Saturday, November 12, 2005

Surely, by this point, no one is surprised by the news that the Sci Fi Channel doesn't give a damn about science fiction?

By now you've probably heard from about a dozen sources about the death of Ellen Datlow's SciFiction. I'm not a big fan of reading fiction on the computer, so I never became a regular visitor of the site, but the news still rankles. That said, whenever I visited SciFiction it was always with the sense that the site's days had to be numbered--a completely free resource for new and classic science fiction, offering authors four or five times the next highest rate-per-word in the genre, sponsored by the same people who pulled Farscape off the air and replaced it with cheesy monster flicks and an armada of psychic-phenomenon reality shows?

I imagine someone out there is organizing a write-in campaign and I wish them luck in their efforts (as someone who lives outside the US and couldn't subscribe to the channel if she wanted to, I can't imagine my contribution would be of any help) but right now what I'm really wondering is whether SciFiction's archives will remain available after January 1st.

And, just in case the news wasn't bad enough, any opinions on what this means for the future of Sci Fi Wire and Science Fiction Weekly? I'm not a regular reader of either, but any platform that offers free access to the reviews of John Clute and Paul di Filippo is an invaluable resource.

If you're looking for a pick-me-up, read this delightful article (link via The Leaky Cauldron): Severus Snape: One Teacher's Hero
My students receive a happy, free-of-charge smile face sticker on exams scoring 95 percent or above, whereas if you scored an A with Snape, you might be rewarded with merely a medium-sized withering glare rather than the usual Super Sized one. I have much to learn from his methods, as I doubt that Snape is often besieged with students screeching at him that of course they should have gotten an A on this essay, as they have gotten As on every single possible evaluation since gaining the ability to breathe independently. Their mothers scored 100 percent in Lamaze classes! Thanks to their own excellence as a fetus! None of this would work on Snape, who majored in Being Sinister and seems to fear the sun and all its evil, melanin-producing properties.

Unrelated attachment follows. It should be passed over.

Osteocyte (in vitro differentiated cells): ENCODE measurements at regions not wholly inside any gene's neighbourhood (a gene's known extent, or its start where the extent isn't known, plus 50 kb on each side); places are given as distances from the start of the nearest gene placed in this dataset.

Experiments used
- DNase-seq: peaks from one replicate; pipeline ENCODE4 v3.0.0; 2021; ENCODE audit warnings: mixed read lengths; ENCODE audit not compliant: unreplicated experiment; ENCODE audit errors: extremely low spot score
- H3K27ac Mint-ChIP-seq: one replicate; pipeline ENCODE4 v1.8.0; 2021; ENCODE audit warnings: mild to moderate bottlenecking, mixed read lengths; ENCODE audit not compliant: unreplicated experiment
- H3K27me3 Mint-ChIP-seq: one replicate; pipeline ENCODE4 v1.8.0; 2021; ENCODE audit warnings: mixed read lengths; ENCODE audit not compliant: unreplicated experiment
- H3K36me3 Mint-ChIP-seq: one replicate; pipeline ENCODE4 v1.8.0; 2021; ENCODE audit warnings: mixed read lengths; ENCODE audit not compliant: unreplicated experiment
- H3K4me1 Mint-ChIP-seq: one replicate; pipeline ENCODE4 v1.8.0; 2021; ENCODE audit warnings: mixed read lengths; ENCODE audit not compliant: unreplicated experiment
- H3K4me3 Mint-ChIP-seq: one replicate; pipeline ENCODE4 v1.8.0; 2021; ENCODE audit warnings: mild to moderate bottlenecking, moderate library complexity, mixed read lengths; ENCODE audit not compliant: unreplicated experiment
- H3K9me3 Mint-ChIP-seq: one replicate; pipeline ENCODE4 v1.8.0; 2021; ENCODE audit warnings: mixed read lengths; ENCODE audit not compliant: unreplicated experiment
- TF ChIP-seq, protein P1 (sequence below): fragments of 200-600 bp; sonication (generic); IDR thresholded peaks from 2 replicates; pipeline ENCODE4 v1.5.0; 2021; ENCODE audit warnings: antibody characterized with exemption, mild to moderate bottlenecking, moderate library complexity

1 comment:

Dotan said...

I assume that paying Clute and di Filipo for reviews is an order of magnitude less costly than employing Ellen Datlow to find, edit and buy short fiction at rates that are better than nearly anywhere else in the market.
So while this is a scary sign, I think the pro reviews are relatively safe from the cut.

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